Tuesday, October 14, 2003


ARS Newslink is reporting that scientists at the Agricultural Research Service have found several potential biological controls for the nasty, smelly skunk vine (Paederia foetida) that has invaded the southeastern U.S. At least 600 specimens of the best candidate, a flea beetle (Trachyaphthona sordida), have been shipped to a quarantine facility in Hawaii for further testing (i.e. they want to make sure the beetles don't eat native species as well). You can see a whole list of potential biocontrols for skunk vine in this report, and read the entire skunk vine article in this month's issue of Agricultural Research Magazine. Bonus points to ARS Newslink for using scientific names.

1 comment:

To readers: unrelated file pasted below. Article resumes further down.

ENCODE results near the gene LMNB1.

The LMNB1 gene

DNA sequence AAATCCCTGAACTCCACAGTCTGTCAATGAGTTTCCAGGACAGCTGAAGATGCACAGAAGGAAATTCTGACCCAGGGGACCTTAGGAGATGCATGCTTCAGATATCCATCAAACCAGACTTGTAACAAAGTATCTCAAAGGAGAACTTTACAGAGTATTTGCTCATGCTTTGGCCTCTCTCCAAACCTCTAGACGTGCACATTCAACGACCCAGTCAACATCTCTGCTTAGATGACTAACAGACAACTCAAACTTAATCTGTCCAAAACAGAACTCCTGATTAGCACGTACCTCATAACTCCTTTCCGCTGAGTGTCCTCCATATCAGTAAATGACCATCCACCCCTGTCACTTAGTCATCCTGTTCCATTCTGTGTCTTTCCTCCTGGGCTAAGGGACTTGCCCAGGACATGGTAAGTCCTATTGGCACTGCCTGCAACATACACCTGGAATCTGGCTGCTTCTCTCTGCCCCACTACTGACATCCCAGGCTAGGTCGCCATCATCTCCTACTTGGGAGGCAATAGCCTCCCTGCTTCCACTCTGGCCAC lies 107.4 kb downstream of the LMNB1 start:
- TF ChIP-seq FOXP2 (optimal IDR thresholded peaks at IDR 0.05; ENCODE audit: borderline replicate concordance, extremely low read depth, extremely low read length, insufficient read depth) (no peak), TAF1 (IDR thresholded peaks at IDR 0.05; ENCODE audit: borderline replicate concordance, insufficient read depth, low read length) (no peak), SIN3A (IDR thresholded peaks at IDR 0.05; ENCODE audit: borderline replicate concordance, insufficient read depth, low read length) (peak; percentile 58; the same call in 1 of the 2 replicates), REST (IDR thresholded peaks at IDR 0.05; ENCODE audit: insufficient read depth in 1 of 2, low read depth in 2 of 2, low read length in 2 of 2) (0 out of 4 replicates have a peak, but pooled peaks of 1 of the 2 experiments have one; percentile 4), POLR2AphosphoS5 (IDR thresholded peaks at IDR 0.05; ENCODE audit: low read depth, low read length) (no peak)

Anonymous said...

According to the local agriculture extension office in Pasco County, FL the only effective herbicide against skunk vine is garlon-4. Not a great solution because garlon-4 kills everything it contacts.

My only solution was to trace the vine back to its tap roots and carefully remove as much of the tap root as possible. This activity require weekly maintenance for a period of almost two years before the infestation was gone. The roots go fairly deep and are soft so it is impractical to get the entire root in one visit. weekly maintenance eventually starved the root and the vine died.

Kudzu is far easier to eradicate then this hellish pest. Getting rid of skunk vine is a long drawn out process. If not addressed you will find it everywhere.

As an added note, wear gloves. Some people seem to have a mild poison ivy like reaction to the liquid in the vine.